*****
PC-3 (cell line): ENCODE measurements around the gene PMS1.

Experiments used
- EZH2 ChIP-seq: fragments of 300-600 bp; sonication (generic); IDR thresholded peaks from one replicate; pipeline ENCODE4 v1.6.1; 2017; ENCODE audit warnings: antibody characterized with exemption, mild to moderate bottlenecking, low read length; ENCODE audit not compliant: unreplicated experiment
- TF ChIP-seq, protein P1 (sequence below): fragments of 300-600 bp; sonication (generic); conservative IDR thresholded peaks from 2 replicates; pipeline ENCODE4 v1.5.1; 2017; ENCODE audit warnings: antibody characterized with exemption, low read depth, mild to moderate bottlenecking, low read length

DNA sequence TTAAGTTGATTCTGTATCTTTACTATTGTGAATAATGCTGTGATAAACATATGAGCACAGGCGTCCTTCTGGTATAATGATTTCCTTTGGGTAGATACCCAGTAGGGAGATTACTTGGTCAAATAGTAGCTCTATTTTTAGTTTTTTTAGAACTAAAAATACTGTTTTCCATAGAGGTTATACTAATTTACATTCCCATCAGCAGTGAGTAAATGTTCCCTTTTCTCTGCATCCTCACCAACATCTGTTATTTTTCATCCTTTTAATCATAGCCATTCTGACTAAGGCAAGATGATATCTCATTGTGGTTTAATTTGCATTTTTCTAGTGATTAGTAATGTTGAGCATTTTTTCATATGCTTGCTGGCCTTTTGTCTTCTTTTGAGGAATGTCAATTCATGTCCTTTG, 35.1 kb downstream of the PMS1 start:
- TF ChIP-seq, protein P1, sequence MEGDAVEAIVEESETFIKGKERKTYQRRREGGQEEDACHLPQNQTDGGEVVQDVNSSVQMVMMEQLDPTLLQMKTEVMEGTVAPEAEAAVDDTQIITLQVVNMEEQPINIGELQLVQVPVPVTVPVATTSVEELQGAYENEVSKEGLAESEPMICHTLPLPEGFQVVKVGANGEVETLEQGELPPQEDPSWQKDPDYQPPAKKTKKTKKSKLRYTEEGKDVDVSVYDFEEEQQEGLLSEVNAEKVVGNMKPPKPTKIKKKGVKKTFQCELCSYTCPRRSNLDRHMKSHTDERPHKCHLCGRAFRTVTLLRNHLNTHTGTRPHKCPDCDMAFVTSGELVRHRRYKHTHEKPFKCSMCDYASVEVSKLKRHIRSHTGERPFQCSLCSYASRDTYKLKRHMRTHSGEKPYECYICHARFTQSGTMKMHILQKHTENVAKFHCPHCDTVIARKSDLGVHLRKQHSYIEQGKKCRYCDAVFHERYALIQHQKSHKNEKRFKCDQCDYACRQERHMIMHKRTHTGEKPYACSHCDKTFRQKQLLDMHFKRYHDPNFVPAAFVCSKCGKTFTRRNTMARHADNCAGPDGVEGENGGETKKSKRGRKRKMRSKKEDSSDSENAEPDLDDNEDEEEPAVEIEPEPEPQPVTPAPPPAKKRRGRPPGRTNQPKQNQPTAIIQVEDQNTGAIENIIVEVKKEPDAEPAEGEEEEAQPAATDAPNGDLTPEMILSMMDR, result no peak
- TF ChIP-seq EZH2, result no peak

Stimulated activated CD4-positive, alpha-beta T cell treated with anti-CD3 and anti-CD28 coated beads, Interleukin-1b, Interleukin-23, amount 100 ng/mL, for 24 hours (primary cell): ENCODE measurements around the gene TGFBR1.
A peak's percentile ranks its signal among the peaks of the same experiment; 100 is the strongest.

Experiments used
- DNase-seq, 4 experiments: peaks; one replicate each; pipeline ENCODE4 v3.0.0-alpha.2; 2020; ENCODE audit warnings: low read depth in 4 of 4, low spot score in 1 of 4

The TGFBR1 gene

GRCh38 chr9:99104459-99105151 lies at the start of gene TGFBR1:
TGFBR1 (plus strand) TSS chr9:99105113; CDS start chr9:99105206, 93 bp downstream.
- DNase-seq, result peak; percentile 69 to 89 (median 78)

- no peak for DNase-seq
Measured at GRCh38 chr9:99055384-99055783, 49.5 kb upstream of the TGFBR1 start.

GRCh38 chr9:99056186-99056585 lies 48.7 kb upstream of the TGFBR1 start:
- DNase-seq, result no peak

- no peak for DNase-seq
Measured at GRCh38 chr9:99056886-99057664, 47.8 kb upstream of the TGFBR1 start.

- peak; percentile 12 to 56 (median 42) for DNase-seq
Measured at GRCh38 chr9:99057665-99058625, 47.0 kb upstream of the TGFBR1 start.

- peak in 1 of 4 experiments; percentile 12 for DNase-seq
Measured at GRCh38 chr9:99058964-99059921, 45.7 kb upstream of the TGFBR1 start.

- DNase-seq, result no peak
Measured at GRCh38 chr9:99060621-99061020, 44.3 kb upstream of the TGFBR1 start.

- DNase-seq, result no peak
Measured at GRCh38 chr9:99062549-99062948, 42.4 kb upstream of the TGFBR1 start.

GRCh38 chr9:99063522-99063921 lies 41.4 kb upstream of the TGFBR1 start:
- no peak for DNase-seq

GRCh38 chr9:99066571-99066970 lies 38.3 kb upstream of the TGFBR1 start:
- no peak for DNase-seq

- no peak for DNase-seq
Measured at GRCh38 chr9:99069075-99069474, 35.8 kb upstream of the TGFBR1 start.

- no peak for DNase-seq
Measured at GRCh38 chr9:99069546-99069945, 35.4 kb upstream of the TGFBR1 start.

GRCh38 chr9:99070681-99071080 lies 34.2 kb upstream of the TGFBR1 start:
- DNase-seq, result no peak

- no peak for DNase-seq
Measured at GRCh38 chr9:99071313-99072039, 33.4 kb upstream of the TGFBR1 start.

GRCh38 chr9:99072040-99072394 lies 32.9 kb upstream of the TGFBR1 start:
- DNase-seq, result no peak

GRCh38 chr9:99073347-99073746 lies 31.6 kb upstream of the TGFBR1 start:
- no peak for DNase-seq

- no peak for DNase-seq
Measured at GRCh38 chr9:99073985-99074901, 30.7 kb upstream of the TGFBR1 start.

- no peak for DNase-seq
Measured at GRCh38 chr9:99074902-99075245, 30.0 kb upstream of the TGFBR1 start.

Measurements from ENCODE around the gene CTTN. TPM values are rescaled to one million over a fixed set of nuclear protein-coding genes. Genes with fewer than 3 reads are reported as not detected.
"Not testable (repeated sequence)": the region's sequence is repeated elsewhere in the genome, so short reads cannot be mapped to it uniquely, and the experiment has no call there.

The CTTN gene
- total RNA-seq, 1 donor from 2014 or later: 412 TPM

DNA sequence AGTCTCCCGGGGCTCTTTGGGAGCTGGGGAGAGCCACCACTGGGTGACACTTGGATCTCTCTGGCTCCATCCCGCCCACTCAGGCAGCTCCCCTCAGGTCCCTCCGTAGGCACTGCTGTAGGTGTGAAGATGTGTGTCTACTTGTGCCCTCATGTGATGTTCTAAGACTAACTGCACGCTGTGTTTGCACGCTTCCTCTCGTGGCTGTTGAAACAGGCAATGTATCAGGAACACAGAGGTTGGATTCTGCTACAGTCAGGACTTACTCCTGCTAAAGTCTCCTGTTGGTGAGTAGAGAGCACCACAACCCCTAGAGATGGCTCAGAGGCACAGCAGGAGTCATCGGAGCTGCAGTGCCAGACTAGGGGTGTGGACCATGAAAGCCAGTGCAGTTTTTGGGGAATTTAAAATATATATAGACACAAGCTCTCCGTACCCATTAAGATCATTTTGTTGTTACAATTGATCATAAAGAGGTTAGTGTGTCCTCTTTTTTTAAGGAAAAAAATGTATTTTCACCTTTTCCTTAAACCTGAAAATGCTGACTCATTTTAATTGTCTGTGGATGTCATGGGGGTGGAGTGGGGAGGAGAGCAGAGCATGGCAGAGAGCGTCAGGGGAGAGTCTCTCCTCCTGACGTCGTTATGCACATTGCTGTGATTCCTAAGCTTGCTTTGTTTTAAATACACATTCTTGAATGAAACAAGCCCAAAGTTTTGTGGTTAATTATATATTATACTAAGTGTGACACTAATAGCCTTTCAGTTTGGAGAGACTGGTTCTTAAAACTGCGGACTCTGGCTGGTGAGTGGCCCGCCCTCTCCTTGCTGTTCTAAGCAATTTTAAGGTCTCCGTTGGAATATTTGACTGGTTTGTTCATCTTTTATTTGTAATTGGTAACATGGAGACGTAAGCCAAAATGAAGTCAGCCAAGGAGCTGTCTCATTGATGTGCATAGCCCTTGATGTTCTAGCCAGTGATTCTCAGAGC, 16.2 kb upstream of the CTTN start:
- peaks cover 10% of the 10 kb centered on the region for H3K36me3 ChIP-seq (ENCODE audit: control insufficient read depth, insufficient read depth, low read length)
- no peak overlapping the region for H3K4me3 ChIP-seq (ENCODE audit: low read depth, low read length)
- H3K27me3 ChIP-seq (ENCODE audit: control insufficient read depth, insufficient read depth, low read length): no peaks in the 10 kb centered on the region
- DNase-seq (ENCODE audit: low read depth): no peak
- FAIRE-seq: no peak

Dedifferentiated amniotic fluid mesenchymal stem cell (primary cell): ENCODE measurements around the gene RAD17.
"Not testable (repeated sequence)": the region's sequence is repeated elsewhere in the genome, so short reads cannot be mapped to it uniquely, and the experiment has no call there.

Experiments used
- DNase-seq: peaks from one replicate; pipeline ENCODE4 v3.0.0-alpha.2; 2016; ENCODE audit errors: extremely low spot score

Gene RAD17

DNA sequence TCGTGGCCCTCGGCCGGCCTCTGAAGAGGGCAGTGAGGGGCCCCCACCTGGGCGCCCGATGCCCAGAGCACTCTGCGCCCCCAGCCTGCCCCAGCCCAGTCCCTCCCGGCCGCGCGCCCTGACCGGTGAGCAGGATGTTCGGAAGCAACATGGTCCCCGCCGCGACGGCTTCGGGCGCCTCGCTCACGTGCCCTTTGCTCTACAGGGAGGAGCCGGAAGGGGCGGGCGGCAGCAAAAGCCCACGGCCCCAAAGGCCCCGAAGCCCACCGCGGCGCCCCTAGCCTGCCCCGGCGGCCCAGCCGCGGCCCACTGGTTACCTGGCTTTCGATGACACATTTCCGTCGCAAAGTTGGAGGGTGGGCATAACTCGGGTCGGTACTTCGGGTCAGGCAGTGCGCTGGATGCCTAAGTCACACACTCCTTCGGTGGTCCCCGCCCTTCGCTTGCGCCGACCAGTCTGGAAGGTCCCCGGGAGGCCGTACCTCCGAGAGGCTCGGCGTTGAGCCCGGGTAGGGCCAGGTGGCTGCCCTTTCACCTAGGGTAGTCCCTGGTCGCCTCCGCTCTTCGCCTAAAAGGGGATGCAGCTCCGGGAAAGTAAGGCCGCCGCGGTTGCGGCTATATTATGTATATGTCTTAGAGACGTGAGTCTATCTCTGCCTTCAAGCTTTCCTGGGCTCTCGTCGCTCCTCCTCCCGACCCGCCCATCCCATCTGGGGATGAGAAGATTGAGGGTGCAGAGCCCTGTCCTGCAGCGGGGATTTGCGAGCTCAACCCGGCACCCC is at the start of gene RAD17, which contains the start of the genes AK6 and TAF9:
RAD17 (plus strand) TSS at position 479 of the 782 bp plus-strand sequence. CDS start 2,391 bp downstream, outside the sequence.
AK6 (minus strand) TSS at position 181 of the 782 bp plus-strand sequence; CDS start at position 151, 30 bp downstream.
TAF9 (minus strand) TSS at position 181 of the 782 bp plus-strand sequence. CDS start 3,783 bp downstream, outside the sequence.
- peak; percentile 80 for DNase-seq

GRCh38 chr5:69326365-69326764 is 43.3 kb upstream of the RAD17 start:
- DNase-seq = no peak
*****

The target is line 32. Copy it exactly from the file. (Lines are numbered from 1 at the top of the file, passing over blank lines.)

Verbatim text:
GRCh38 chr9:99066571-99066970 lies 38.3 kb upstream of the TGFBR1 start: